Nature: Treasures underfoot



Peepers are getting louder these spring nights and their chorus will swell to mighty heights as the evenings are warmer. It is my favorite sound to hear after a long winter. This little frog has a mighty voice! Take time to listen as they and the wood frogs call in island pools and ponds.

A rose-breasted grosbeak arrived at a friend’s feeder on Isleford this past week. This bird is a real beauty visiting us for the summer from its tropical home. The male is strikingly garbed in black and white with a showy shield of rosy red on its white breast.

Not only is the male beautiful but he has impeccable manners and it is a devoted husband and father. I can also add that this bird is an excellent singer. The song is a little bit like that of a robin but the tone seems richer and purer. He will be on this island until the weather threatens to get cold and will then retreat to the tropics.

Male birds take their turn sitting on the nest and they often sing to themselves while doing so. They seem filled with the joie de vivre!

Although they have a heavy bill, they do eat more than seeds and their diets include both seeds and vegetation and insect food. High on their list of favorite food are tent caterpillars, gypsy moth caterpillars and potato bug beetles!

Great blue herons are once again becoming a familiar bird to see. Watch for them in all our island ponds and along the shore. You often see them as a solitary bird, but they do gather together for nesting in a few places.

The preferred site for their bulky nest is usually a large tree. They place their massive stick nests on the branches of a sturdy tree near water. Most often you see them standing in or near the water waiting for the opportunity to spear a frog or fish that comes within reach. They can catch and eat a fish over a pound in weight!

In the south, these beautiful herons let you get quite close to them. But here in the north they fly off if you try to approach them. Enjoy them now that they are here once again.

More reports of loons returning have been coming in to me. One even arrived in the recent snow storm we had over Somes Pond in Somesville. You couldn’t see the bird but its unmistakable call was captured by a cell phone as the snow came down.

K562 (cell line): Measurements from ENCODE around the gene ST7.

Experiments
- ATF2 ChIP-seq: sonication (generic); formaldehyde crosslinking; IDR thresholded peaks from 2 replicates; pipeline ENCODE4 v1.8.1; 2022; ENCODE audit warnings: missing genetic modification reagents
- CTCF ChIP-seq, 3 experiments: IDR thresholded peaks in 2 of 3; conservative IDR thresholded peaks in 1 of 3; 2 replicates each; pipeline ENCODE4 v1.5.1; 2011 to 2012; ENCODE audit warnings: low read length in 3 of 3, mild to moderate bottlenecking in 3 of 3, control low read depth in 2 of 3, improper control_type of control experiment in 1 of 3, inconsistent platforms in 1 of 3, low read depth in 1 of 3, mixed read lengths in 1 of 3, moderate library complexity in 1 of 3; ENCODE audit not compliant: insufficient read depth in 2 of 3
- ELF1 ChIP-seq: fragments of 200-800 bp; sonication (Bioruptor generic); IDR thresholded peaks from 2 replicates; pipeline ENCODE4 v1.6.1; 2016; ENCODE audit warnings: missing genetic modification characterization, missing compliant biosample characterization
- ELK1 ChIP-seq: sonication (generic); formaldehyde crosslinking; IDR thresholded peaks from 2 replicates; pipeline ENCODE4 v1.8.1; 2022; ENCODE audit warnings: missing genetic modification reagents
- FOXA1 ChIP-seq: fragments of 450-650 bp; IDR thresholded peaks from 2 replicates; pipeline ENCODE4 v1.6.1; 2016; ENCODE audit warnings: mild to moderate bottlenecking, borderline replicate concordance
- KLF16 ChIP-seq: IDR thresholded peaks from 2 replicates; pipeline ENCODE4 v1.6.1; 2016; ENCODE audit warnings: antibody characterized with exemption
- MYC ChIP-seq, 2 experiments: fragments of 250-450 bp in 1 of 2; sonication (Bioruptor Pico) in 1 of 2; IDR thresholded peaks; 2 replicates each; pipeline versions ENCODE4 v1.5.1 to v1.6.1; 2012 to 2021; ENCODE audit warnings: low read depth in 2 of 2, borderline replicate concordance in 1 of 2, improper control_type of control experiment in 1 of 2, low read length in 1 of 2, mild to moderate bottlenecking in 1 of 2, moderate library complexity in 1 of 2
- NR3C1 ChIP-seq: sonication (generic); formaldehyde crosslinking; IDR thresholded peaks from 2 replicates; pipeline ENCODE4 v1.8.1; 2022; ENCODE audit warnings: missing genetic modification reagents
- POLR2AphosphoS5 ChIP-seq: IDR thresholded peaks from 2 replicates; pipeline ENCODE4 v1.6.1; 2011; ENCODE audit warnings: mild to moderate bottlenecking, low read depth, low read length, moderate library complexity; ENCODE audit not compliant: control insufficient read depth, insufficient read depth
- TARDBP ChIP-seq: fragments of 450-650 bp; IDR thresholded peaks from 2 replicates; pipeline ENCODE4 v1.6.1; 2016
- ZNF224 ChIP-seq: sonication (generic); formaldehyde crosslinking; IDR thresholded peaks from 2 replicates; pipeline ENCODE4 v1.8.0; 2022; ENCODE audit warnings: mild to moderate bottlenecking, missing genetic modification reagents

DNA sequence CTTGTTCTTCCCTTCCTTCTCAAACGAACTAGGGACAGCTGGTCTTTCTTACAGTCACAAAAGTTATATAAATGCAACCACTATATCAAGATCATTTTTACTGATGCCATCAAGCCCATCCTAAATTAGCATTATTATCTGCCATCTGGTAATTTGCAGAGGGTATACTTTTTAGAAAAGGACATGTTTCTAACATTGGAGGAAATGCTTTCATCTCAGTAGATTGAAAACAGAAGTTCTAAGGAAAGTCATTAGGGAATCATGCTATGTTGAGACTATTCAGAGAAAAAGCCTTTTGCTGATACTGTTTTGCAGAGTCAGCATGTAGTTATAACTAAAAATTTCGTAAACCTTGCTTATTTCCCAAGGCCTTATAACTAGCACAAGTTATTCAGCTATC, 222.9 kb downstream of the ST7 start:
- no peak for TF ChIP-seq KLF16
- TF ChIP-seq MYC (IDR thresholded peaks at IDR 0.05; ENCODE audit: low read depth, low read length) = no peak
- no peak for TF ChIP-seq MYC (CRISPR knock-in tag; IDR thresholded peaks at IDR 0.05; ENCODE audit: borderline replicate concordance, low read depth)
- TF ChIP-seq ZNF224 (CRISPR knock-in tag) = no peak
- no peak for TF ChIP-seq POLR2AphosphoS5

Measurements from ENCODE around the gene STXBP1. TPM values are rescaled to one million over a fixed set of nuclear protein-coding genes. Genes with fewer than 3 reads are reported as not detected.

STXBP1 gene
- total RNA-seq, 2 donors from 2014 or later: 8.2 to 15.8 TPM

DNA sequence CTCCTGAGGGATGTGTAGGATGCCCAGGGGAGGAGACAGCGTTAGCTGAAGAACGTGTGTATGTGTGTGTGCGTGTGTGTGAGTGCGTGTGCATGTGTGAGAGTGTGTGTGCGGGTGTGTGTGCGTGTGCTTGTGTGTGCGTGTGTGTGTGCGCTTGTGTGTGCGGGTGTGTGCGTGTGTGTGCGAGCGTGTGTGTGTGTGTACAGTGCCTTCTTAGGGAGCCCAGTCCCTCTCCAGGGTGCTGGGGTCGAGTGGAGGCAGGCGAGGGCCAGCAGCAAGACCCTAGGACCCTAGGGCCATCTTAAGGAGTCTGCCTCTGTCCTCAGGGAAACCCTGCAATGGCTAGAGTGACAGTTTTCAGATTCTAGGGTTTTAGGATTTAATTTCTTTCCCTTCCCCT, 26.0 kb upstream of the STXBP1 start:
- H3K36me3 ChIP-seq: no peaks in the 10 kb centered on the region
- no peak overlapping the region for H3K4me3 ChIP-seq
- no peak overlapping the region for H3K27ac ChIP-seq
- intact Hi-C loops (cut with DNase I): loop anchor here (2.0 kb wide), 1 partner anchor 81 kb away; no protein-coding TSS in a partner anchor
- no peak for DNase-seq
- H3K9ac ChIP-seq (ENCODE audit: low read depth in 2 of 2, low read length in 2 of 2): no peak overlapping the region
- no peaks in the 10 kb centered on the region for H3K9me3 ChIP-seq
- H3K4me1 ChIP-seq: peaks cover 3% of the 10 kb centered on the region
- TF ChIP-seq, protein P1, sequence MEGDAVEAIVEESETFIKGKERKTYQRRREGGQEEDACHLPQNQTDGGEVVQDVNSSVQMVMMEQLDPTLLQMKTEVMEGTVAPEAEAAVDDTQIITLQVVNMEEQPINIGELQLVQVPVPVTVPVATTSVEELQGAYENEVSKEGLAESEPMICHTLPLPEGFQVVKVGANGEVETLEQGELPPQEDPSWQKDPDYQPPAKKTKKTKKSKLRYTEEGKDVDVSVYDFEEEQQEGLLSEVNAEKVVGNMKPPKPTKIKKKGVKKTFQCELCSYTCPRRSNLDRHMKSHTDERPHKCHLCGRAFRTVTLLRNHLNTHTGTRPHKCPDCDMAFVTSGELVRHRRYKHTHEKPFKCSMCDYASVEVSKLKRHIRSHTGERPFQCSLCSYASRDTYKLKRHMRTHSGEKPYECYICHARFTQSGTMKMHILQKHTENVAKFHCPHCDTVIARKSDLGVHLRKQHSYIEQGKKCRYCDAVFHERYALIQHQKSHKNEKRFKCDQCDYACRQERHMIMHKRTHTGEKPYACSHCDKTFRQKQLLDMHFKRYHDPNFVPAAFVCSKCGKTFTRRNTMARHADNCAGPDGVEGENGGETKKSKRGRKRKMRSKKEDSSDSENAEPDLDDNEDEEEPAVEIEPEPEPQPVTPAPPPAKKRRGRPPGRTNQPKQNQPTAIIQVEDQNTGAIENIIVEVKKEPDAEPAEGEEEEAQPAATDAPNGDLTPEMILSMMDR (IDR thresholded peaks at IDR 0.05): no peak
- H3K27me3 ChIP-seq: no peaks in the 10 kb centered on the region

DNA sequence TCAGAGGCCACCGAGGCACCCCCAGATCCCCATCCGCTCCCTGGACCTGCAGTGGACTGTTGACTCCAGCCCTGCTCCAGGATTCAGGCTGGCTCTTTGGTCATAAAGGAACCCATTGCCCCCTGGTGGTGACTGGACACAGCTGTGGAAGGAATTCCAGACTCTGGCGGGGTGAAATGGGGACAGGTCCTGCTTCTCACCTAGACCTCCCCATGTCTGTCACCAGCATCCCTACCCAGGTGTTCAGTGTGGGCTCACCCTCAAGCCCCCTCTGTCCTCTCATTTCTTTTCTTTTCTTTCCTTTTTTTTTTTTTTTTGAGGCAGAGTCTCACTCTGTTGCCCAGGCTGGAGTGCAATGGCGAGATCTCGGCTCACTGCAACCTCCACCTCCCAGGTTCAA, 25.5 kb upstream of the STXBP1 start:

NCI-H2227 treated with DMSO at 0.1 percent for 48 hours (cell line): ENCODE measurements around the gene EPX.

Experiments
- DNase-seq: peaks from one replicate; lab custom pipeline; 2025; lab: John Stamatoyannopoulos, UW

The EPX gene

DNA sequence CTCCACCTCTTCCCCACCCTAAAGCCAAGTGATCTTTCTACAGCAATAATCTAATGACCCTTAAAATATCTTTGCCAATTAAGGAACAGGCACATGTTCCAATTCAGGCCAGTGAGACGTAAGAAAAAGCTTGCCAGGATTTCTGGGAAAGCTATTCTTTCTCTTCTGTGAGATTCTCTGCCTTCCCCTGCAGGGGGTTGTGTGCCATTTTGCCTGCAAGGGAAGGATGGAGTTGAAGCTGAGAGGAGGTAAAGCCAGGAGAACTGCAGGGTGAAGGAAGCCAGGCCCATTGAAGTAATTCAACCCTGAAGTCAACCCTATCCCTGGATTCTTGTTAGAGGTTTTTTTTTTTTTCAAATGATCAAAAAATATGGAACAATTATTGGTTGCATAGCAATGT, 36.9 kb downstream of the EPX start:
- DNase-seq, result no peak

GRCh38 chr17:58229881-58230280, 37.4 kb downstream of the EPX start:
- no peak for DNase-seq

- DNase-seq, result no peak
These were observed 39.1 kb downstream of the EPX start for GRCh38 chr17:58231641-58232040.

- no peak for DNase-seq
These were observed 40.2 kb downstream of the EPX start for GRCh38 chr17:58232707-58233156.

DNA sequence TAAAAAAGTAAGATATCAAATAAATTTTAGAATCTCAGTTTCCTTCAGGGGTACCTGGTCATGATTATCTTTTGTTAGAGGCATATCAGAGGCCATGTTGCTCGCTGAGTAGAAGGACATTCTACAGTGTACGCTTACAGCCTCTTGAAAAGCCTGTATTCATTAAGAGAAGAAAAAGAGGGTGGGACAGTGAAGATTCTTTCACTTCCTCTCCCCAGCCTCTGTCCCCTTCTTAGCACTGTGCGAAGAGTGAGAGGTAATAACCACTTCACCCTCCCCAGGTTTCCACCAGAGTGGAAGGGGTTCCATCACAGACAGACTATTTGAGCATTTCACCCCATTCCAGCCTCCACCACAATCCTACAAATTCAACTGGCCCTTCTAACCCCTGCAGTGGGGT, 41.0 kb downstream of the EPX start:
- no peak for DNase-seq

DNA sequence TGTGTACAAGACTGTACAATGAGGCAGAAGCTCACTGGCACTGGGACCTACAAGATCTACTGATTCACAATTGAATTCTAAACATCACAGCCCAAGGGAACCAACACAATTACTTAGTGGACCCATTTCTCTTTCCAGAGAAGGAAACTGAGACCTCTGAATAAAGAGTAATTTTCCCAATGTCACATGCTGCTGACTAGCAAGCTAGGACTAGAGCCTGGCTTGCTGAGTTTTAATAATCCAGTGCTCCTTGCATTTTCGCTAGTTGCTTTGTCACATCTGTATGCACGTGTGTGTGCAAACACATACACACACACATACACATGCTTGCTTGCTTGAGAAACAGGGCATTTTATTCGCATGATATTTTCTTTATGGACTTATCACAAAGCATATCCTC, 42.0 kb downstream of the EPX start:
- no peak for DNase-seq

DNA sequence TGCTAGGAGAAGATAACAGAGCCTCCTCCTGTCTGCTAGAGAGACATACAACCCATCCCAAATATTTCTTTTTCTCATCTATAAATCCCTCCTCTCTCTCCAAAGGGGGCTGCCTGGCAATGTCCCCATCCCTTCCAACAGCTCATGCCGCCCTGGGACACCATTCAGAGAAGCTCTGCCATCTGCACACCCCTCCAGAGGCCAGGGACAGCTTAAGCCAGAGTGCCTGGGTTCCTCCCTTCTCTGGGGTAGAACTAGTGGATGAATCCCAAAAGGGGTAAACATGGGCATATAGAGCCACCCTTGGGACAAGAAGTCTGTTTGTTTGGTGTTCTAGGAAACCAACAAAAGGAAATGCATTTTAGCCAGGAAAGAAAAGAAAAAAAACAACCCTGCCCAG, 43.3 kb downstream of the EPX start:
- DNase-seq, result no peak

Loon reports also came in from Toddy Pond. Mallards are returning to my small pond. Each year they manage to raise their young. One year we even had nesting wood ducks!

We often get to see large flocks of Brant near the bridge going off island at this time of year. Brant are a smaller goose than the Canada goose and their neck is black except for small white patch. Like Canada geese they are sociable and you often get good views of them from the Trenton Bridge. They can be seen from here even into May but March and April are the best months for seeing nice flocks.

Canada Geese are here pretty much year-round. They used to just migrate through the area, now they are staying. It remains to be seen how that change affects other local wildlife. Golf courses are never pleased with their presence as they are a bit messy in some habits!

Now that ponds are becoming free of ice you may see painted turtles emerging from the water taking advantage of every bit of sunshine there is. Even a garter snake may sun itself in a sunny nook somewhere.

Keep watching for the beautiful little kestrel (sparrow hawk) sitting on the wire alongside our local roads. V’s of cormorants may be arriving any day now. The energetic juncos are singing their spring song.

The wet weather experienced in April makes mosses and lichens lush and beautiful. British soldiers is the fanciful name given to the low lichen with the tiny red tops commonly found on a stump or log. Lichens are among the slowest-growing and longest-lived plants known to botanists. Some species are very sensitive to air pollution and will not grow where there is much sulfur dioxide in the air. They can, however, withstand great extremes of cold and heat, drought and severe winds. Watching certain lichens can keep us aware of the condition of the air quality where we live.

Lichens are the world’s most primitive terrestrial plants. They have been thriving for hundreds of millions of years and they flourish worldwide. Extracts from a few species are used for antibiotics, some are used in making dyes and the beautiful caribou eat certain lichens as a basic food. Walk softly on our Earth as you move about; there are treasures underfoot!

Send any questions, observations or photos to teahousetrio@wildblue.net or call 244-3742.

 

Ruth Grierson

Ruth Grierson

Columnist
Send any questions or observations to teahousetrio@wildblue.net or call 244-3742.

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